$1,300 a month.
That’s how much Kerry Tucker spends for the “biologic” medication to treat her arthritis.
“And I have health insurance,’’ she told lawmakers Thursday.
Biologic drugs are specially engineered drugs that have made a major difference in people’s ability to handle their symptoms from arthritis and other diseases. But they also carry a high price tag.
Tucker, an Atlanta resident, came to the state Capitol to testify for a bill that would make it easier for patients like her to get a cheaper medication that’s similar to a biologic drug they are currently taking.
The goal of Senate Bill 51 is to create a state structure for the prescribing of “biosimilar’’ drugs – and could potentially save Georgians money.
The legislation, sponsored by Sen. Dean Burke (R-Bainbridge), was approved unanimously Thursday by the Senate Health and Human Services Committee. The state House is working on a “biosimilar” bill as well.
Burke, who’s also a physician, said a first group of biosimilar drugs is expected to be approved by the FDA this year.
The Georgia bill would allow a pharmacist to give a patient a drug considered “interchangeable’’ with the patient’s currently prescribed biologic drug. The legislation would require the pharmacist to notify the patient’s physician about the drug switch.
The effort could save Georgians such as Tucker “a significant amount of money,’’ Burke told the panel.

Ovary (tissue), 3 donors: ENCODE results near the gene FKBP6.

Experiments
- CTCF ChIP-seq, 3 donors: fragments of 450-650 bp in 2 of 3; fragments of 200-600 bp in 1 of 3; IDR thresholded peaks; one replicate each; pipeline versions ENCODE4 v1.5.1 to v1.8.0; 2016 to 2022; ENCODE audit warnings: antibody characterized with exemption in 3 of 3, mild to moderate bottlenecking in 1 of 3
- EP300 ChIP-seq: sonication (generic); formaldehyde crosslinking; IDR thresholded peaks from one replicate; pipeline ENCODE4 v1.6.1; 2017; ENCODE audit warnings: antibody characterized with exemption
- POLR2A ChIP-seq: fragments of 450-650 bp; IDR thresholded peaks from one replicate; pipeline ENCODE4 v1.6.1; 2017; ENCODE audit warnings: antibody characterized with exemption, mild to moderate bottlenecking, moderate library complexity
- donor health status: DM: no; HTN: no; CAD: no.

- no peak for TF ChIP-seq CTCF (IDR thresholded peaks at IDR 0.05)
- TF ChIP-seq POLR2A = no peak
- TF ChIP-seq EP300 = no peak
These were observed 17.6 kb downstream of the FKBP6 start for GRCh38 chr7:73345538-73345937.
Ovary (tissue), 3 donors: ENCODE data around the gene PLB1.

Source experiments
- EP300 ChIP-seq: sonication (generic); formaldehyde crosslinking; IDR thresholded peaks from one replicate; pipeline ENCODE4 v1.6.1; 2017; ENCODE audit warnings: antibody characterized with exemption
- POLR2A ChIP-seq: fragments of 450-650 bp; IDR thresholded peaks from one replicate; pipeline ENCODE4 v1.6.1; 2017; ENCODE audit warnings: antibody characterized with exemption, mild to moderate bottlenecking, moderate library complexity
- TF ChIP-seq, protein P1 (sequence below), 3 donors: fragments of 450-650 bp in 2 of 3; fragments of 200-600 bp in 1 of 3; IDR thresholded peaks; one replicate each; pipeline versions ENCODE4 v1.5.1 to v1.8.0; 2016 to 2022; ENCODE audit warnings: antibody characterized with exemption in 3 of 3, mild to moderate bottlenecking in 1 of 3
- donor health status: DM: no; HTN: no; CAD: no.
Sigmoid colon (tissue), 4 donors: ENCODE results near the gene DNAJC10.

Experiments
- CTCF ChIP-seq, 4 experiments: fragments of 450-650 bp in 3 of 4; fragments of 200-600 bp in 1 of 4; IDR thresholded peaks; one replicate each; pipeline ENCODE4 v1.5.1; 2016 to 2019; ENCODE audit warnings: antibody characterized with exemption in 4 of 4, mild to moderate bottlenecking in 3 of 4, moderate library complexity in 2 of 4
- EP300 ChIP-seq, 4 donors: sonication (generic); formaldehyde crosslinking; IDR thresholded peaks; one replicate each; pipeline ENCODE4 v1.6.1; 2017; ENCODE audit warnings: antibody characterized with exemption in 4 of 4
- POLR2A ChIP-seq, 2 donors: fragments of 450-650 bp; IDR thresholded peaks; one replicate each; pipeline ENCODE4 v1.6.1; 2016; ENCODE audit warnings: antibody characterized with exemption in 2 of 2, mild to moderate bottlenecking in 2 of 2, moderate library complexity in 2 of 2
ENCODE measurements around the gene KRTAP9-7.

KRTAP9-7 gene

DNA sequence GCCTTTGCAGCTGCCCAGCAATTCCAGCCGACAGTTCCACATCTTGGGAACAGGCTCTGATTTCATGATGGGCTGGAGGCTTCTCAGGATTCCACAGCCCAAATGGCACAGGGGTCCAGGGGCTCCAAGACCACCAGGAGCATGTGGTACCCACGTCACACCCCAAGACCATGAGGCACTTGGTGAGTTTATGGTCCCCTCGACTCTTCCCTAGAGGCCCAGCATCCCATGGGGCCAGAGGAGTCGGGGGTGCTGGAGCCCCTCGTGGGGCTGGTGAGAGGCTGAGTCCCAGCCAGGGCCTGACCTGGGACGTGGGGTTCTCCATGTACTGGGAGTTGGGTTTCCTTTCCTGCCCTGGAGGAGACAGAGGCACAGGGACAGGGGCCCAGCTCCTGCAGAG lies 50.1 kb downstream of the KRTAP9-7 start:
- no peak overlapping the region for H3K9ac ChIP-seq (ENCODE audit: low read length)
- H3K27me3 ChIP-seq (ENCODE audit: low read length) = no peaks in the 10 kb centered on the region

Tucker said her current medication has been “a game-changer’’ in treating her psoriatic arthritis.
“The communication between the pharmacist and physician is critical,’’ she said of Senate Bill 51.
Organizations representing patients with arthritis and cancer also testified in support of the legislation, as did drug industry groups.
Dorothy Leone-Glasser, a nurse who’s executive director of Advocates for Responsible Care, told the lawmakers that current biologic drugs are giving patients hope for a better quality of life.
“We want physicians to have a full arsenal [of treatments] to treat patients,’’ she said.
Burke told GHN that he has previously had patients with arthritis or cancer who took a biologic drug.
He said several other states had enacted legislation like the bill that Georgia is considering.